Anton, 38, a businessman who plans to leave Moscow for a city in Western Europe, said the economic sanctions by the EU and the U.S. might affect his company directly since he works with European partners. Anton refused to give his surname, saying he feared legal problems when moving abroad.
“There are risks for my company and of course by moving away from Russia I protect myself from them,” said Anton, who owns several Internet ventures.
Anton said that in recent years the government had begun toughening tax and administrative regulations for companies, making doing business in Russia more expensive.
“Whatever the political situation is, the economy will be in crisis,” he said, arguing that the annexation of Crimea was needed by the Kremlin to camouflage Russia’s current economic problems.
Close to Home
St. Petersburg resident Kseniya Kleinos, 32, has a more personal connection to the turmoil in Ukraine, having grown up in the eastern Ukrainian city of Berdyansk. Kleinos has been living in Russia for the last 13 years, and although she has a residence permit and was going to apply for Russian citizenship in April, she changed her mind due to the Kremlin’s actions in her native country.
“What stopped me was the annexation of Crimea. I do not want to be a Russian citizen anymore,” Kleinos said.
She said she realized when the Maidan protests began in November that she would like to go back to eastern Ukraine. “I am really proud of those people – they inspired me,” she said.
Kleinos said that she would miss her Russian friends and St. Petersburg’s white nights but that the most important thing for her was for politicians to pay attention to what ordinary people want and to listen to their point of view. “In Russia, it is impossible even to imagine such a thing,” she said.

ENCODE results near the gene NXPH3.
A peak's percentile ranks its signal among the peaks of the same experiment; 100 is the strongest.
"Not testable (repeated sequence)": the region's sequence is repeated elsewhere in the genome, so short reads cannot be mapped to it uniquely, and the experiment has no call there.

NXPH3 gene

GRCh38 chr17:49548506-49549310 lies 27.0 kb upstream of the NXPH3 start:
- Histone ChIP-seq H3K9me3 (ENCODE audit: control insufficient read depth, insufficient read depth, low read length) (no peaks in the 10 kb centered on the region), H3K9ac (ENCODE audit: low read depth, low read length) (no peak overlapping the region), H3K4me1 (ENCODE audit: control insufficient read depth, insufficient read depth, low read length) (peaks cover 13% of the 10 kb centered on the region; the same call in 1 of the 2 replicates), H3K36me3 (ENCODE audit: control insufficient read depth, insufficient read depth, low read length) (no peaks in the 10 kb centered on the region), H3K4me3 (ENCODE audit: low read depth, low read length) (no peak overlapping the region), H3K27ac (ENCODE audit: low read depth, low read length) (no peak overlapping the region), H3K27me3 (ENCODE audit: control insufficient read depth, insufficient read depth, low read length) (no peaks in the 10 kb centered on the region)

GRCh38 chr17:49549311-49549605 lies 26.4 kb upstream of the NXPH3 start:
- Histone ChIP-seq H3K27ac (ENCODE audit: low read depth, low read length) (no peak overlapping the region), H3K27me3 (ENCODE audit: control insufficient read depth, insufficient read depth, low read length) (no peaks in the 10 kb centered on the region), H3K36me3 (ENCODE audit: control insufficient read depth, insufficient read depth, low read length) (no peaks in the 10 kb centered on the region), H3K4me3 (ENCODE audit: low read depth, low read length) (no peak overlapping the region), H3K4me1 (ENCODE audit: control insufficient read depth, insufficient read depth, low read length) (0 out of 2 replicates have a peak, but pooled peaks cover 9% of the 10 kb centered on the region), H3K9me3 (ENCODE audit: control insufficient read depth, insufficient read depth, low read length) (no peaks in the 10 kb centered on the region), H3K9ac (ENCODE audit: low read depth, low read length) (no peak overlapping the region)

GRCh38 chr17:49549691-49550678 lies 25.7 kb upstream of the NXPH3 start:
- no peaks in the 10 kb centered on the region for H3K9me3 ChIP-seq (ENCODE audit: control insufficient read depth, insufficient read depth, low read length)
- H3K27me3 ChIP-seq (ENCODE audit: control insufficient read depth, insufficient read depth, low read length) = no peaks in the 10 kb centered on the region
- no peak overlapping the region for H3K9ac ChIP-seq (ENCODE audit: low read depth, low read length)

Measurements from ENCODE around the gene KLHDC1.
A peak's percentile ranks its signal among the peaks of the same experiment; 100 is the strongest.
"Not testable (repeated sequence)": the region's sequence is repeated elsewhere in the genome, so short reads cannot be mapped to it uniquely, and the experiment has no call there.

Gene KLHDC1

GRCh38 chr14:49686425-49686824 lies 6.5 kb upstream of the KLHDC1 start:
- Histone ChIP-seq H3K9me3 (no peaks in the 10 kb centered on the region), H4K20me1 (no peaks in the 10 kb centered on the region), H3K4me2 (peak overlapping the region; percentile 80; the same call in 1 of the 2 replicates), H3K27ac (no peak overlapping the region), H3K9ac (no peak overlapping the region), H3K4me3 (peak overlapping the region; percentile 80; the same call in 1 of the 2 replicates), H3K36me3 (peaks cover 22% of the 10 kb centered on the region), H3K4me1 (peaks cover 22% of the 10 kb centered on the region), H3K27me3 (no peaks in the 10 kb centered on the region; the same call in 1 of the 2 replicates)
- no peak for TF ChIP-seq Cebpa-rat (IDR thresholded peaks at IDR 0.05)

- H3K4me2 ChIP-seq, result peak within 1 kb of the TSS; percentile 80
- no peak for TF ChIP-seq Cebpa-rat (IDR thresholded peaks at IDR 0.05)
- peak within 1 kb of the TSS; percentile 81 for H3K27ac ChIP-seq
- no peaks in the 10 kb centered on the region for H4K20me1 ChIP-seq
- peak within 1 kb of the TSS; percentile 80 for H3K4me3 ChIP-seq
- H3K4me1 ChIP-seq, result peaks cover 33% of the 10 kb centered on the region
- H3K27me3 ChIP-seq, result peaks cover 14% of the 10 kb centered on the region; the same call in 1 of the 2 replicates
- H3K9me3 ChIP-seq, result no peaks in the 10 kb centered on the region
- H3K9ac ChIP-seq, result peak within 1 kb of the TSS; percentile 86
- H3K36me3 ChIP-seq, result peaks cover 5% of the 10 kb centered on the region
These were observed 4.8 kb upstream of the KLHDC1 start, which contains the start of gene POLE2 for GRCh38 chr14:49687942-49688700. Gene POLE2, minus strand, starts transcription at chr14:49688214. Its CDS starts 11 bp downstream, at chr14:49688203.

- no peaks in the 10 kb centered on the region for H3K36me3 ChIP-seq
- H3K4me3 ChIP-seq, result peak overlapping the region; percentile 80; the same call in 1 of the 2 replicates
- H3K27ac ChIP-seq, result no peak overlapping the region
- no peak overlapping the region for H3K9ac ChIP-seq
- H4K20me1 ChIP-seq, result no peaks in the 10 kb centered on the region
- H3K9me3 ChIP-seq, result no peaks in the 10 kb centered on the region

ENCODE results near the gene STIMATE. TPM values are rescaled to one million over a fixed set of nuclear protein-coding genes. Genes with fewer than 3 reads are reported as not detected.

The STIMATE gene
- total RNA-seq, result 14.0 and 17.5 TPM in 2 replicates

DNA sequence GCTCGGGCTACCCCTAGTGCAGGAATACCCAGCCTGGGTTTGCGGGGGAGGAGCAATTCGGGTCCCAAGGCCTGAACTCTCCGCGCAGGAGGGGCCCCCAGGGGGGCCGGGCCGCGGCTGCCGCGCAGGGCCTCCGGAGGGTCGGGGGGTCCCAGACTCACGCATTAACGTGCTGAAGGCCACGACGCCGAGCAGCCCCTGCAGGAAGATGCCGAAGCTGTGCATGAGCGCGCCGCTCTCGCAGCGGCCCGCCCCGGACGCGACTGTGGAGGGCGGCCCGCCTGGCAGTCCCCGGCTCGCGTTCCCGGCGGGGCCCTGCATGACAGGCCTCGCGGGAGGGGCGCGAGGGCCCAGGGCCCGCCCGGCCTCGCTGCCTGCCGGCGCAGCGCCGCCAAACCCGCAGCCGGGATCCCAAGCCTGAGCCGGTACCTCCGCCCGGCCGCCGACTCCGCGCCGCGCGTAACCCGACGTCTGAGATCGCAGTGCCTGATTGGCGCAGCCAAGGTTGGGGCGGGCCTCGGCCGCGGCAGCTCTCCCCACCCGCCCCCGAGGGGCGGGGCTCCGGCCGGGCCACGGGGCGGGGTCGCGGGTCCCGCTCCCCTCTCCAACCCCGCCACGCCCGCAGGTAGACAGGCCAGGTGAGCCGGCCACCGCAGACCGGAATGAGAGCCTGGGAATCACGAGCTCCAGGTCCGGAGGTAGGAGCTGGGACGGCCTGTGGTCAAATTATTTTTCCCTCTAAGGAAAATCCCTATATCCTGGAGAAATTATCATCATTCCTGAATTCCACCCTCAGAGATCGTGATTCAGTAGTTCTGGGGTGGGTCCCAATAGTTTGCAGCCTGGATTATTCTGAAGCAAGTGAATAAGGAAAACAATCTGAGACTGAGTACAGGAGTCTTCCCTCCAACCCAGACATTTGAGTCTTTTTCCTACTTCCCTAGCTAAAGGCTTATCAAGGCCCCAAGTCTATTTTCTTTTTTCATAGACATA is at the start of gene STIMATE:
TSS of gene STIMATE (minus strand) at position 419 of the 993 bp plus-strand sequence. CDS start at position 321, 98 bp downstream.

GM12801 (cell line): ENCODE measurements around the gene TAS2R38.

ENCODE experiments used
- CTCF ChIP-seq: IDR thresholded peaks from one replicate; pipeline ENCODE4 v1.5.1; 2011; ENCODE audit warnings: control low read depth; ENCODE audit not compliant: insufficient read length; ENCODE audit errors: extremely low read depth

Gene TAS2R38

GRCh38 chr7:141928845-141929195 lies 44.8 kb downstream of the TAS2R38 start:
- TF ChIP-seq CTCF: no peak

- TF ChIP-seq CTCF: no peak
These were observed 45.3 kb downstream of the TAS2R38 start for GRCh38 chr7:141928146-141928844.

In her hometown of Berdyansk, she hopes to open an “anti-cafe,” where people can come to play games and talk to each other.
All those interviewed by The Moscow Times expressed hope that some day Russia would abandon its policies that are increasingly isolating it from the West and become an equal part of the international community instead of frequently standing in opposition to other nations. But for now, they said, it was unacceptable for them to stay here.
“Lots of European politicians said that the West should use the situation to attract the best professionals from Russia. I think this opinion will win and more high-qualified professionals will be leaving Russia,” said businessman Anton.
Andrei Sidelnikov, a former political activist who heads a group for Russians who live abroad called Speak Up, said he had observed an increase in the number of people leaving Russia in recent months and believed the number would grow.
“More and more people are selling their property in Russia or renting it out and going to countries like Indonesia, Thailand, or India, because it is very easy to move there, while a European business visa is hard to get,” said Sidelnikov, who received political asylum in Britain after leaving Russia in 2007.
“In Britain, the number of refugees from Russia is constantly growing. And more people are coming here not only because they were persecuted in Russia, but because they do not see any future in Russia.”